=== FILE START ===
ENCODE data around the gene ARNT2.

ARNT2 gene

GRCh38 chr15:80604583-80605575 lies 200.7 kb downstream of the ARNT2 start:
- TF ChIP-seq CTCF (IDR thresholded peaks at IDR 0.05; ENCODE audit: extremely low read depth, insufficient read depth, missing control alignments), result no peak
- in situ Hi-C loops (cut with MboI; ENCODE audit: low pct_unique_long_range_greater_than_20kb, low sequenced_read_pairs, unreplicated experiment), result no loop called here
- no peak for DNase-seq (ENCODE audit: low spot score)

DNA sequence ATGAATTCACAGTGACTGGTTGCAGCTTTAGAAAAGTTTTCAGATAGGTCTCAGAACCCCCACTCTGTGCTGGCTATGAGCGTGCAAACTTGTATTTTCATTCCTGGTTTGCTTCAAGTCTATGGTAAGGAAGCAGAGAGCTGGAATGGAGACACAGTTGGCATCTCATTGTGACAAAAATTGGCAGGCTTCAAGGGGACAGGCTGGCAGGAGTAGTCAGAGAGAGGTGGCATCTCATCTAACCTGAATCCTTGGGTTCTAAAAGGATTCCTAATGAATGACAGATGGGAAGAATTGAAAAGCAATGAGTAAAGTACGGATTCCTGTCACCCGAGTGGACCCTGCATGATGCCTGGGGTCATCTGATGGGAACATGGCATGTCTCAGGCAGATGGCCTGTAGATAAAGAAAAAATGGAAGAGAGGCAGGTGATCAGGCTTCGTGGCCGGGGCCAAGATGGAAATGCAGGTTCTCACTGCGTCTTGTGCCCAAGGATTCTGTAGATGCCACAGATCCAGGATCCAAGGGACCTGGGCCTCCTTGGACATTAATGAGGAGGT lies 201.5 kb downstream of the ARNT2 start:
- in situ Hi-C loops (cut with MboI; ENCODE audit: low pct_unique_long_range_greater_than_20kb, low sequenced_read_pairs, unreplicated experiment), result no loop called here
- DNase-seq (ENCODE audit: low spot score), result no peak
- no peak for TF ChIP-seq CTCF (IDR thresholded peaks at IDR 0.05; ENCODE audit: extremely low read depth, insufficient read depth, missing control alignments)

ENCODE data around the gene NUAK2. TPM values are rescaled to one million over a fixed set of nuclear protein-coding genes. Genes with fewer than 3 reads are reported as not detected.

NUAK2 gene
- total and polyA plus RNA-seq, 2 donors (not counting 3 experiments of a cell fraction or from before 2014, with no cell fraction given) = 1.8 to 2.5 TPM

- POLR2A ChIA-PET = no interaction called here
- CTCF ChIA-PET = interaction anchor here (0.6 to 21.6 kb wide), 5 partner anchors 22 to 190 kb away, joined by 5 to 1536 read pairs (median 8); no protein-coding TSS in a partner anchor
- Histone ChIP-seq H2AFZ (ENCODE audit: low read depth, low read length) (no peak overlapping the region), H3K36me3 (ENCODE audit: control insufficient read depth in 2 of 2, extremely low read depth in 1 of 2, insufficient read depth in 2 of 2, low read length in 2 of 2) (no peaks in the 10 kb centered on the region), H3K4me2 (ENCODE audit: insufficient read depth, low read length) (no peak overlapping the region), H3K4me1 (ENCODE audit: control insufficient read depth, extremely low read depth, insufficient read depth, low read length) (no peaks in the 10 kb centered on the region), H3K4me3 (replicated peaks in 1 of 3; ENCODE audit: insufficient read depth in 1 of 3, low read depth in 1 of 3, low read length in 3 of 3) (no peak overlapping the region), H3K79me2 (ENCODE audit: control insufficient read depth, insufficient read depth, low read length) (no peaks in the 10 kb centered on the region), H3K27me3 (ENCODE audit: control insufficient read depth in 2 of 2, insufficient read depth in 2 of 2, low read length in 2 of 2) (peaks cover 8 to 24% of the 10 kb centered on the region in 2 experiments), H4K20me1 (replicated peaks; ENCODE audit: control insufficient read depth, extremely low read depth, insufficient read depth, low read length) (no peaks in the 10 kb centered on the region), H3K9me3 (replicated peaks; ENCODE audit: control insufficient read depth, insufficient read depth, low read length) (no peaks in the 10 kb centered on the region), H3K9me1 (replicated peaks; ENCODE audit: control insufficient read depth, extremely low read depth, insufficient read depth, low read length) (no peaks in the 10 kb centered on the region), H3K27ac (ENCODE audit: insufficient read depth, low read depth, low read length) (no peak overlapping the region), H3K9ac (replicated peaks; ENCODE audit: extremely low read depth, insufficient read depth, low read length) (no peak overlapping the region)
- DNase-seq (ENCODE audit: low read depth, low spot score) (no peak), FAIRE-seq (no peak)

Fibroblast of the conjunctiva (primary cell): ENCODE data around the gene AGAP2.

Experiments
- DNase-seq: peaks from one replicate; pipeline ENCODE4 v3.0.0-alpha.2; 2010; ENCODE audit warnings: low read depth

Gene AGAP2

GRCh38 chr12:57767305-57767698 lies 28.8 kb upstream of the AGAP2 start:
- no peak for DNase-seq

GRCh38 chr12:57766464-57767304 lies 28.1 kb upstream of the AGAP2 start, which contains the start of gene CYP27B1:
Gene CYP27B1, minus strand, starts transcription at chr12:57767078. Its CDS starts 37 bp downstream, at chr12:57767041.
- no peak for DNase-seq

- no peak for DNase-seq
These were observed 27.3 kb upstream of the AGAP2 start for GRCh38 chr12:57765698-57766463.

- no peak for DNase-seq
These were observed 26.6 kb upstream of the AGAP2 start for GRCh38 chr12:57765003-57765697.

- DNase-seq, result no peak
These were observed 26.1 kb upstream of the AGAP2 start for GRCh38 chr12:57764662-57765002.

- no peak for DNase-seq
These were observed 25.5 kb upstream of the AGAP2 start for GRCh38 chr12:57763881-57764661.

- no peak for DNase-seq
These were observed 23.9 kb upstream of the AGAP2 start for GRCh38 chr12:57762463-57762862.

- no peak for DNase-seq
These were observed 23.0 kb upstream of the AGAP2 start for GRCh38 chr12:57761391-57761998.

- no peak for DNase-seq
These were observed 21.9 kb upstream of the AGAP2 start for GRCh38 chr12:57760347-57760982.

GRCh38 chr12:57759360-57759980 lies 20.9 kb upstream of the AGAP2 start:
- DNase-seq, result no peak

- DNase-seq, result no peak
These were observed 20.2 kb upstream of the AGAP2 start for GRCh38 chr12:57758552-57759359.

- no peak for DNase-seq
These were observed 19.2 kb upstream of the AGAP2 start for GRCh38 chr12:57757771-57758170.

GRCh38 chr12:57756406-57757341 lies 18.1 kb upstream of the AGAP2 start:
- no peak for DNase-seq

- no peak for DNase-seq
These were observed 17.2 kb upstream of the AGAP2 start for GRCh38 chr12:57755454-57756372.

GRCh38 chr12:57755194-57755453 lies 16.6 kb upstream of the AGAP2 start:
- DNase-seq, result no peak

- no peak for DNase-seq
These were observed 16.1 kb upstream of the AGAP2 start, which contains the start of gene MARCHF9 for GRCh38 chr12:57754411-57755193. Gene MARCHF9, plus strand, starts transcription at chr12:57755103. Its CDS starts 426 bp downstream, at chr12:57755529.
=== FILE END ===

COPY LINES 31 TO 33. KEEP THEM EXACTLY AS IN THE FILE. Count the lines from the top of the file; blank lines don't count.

- DNase-seq, result no peak
These were observed 26.1 kb upstream of the AGAP2 start for GRCh38 chr12:57764662-57765002.

- no peak for DNase-seq